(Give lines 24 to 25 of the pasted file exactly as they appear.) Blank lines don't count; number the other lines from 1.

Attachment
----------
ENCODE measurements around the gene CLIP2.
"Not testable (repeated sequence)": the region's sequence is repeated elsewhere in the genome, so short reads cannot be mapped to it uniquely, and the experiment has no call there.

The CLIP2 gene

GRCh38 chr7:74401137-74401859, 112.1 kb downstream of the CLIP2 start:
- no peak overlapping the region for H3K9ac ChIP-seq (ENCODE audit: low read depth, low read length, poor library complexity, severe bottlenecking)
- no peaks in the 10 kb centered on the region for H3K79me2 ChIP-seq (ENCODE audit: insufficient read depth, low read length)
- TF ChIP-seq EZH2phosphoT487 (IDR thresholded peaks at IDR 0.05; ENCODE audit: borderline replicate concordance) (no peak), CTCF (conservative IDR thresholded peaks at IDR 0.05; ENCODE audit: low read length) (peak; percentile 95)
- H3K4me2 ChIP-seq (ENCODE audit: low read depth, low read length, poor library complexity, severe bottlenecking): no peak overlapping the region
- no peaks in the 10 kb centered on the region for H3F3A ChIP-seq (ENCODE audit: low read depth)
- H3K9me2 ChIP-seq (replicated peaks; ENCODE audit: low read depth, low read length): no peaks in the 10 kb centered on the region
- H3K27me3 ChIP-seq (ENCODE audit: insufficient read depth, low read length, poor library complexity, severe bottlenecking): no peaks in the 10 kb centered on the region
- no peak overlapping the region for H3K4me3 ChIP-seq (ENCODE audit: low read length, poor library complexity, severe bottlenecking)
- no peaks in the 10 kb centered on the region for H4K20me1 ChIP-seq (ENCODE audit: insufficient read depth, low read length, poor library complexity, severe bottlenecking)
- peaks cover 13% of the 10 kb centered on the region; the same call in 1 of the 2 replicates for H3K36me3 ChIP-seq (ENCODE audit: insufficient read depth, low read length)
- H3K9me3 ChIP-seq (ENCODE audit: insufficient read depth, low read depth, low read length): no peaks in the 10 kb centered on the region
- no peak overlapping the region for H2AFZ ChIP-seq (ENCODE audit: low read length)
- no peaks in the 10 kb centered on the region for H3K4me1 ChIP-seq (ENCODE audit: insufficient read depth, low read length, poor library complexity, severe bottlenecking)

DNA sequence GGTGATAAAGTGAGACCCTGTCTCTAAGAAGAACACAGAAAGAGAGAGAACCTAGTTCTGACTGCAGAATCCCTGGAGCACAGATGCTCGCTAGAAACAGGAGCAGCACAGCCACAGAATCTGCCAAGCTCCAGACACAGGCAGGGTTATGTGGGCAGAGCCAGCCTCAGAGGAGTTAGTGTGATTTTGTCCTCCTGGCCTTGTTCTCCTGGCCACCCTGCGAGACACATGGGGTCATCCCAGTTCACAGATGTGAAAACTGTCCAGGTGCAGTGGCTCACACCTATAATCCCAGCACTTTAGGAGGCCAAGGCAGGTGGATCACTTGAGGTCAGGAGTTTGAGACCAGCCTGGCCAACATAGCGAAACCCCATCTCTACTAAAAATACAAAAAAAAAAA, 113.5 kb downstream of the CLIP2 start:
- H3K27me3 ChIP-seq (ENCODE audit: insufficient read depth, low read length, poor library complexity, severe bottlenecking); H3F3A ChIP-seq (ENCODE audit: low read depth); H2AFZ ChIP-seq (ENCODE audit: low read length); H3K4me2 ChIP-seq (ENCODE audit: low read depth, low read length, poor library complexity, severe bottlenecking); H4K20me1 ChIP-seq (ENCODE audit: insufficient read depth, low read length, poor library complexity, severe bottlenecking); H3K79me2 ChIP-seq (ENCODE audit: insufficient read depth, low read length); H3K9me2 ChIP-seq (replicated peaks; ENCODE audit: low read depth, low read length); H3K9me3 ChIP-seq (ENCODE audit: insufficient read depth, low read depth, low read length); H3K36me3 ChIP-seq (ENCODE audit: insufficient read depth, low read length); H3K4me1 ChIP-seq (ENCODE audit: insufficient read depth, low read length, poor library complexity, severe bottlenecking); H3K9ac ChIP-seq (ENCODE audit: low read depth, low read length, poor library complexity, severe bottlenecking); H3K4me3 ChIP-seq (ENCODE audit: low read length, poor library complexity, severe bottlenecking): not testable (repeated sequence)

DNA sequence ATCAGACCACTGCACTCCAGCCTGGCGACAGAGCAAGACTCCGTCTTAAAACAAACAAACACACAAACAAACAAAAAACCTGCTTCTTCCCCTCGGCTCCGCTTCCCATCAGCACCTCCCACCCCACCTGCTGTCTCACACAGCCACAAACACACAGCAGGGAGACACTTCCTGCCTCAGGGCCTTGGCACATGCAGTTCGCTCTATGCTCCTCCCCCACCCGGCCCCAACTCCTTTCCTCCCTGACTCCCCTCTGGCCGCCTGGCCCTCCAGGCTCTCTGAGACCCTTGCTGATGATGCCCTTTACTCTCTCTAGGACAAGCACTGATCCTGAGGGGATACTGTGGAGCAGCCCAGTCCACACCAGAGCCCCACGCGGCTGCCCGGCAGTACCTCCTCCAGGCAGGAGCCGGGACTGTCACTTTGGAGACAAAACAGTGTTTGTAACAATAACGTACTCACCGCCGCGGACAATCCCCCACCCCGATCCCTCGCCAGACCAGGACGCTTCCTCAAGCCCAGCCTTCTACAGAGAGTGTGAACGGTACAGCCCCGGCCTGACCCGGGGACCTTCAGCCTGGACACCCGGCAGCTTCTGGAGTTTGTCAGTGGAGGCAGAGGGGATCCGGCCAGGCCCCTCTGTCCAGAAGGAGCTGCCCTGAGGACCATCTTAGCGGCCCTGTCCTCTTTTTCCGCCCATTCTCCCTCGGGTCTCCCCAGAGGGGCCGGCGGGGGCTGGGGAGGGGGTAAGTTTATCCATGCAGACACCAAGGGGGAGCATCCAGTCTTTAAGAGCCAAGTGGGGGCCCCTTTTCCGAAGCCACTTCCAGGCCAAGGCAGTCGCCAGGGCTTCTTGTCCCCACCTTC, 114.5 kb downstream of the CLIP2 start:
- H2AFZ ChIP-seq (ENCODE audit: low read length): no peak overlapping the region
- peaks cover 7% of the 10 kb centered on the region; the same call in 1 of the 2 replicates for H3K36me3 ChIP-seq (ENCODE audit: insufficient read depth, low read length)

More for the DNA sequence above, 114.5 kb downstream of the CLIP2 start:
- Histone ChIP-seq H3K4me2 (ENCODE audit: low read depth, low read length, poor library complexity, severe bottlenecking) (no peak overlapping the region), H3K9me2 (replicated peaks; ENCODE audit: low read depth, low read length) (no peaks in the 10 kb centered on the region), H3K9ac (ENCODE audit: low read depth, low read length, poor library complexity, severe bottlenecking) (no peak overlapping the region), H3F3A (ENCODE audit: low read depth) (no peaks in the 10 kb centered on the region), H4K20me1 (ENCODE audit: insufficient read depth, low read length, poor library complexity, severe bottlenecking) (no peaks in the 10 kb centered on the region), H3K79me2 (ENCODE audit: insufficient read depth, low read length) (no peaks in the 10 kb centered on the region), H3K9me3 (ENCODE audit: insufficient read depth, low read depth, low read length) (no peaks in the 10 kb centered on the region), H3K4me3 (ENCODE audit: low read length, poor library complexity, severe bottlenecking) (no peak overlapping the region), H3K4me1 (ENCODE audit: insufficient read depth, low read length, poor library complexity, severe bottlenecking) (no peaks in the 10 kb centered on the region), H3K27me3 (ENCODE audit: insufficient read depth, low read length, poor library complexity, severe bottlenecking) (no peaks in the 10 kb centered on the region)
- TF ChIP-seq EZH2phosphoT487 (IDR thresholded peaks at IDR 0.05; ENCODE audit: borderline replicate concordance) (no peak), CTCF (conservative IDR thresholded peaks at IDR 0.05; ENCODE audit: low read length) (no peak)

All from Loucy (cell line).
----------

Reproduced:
- Histone ChIP-seq H3K4me2 (ENCODE audit: low read depth, low read length, poor library complexity, severe bottlenecking) (no peak overlapping the region), H3K9me2 (replicated peaks; ENCODE audit: low read depth, low read length) (no peaks in the 10 kb centered on the region), H3K9ac (ENCODE audit: low read depth, low read length, poor library complexity, severe bottlenecking) (no peak overlapping the region), H3F3A (ENCODE audit: low read depth) (no peaks in the 10 kb centered on the region), H4K20me1 (ENCODE audit: insufficient read depth, low read length, poor library complexity, severe bottlenecking) (no peaks in the 10 kb centered on the region), H3K79me2 (ENCODE audit: insufficient read depth, low read length) (no peaks in the 10 kb centered on the region), H3K9me3 (ENCODE audit: insufficient read depth, low read depth, low read length) (no peaks in the 10 kb centered on the region), H3K4me3 (ENCODE audit: low read length, poor library complexity, severe bottlenecking) (no peak overlapping the region), H3K4me1 (ENCODE audit: insufficient read depth, low read length, poor library complexity, severe bottlenecking) (no peaks in the 10 kb centered on the region), H3K27me3 (ENCODE audit: insufficient read depth, low read length, poor library complexity, severe bottlenecking) (no peaks in the 10 kb centered on the region)
- TF ChIP-seq EZH2phosphoT487 (IDR thresholded peaks at IDR 0.05; ENCODE audit: borderline replicate concordance) (no peak), CTCF (conservative IDR thresholded peaks at IDR 0.05; ENCODE audit: low read length) (no peak)